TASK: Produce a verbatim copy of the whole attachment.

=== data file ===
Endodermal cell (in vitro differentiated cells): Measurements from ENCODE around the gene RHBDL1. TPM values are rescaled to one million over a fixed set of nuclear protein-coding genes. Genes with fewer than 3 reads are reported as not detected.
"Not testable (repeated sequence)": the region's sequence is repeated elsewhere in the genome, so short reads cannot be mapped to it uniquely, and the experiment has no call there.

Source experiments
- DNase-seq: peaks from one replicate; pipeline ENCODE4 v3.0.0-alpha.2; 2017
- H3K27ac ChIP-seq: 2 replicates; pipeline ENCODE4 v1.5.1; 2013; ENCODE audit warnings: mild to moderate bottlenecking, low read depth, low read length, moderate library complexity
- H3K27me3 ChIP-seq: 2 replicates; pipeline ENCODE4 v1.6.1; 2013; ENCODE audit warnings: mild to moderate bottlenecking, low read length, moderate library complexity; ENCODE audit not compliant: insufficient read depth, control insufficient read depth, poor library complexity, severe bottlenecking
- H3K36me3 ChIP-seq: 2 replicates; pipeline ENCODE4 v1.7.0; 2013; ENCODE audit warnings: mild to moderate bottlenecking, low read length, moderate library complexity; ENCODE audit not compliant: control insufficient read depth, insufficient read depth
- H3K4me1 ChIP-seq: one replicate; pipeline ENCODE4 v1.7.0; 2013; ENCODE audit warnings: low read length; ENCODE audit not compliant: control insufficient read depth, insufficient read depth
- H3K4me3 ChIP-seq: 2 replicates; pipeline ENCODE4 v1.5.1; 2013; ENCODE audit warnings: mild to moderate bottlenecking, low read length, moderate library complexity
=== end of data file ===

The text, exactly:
Endodermal cell (in vitro differentiated cells): Measurements from ENCODE around the gene RHBDL1. TPM values are rescaled to one million over a fixed set of nuclear protein-coding genes. Genes with fewer than 3 reads are reported as not detected.
"Not testable (repeated sequence)": the region's sequence is repeated elsewhere in the genome, so short reads cannot be mapped to it uniquely, and the experiment has no call there.

Source experiments
- DNase-seq: peaks from one replicate; pipeline ENCODE4 v3.0.0-alpha.2; 2017
- H3K27ac ChIP-seq: 2 replicates; pipeline ENCODE4 v1.5.1; 2013; ENCODE audit warnings: mild to moderate bottlenecking, low read depth, low read length, moderate library complexity
- H3K27me3 ChIP-seq: 2 replicates; pipeline ENCODE4 v1.6.1; 2013; ENCODE audit warnings: mild to moderate bottlenecking, low read length, moderate library complexity; ENCODE audit not compliant: insufficient read depth, control insufficient read depth, poor library complexity, severe bottlenecking
- H3K36me3 ChIP-seq: 2 replicates; pipeline ENCODE4 v1.7.0; 2013; ENCODE audit warnings: mild to moderate bottlenecking, low read length, moderate library complexity; ENCODE audit not compliant: control insufficient read depth, insufficient read depth
- H3K4me1 ChIP-seq: one replicate; pipeline ENCODE4 v1.7.0; 2013; ENCODE audit warnings: low read length; ENCODE audit not compliant: control insufficient read depth, insufficient read depth
- H3K4me3 ChIP-seq: 2 replicates; pipeline ENCODE4 v1.5.1; 2013; ENCODE audit warnings: mild to moderate bottlenecking, low read length, moderate library complexity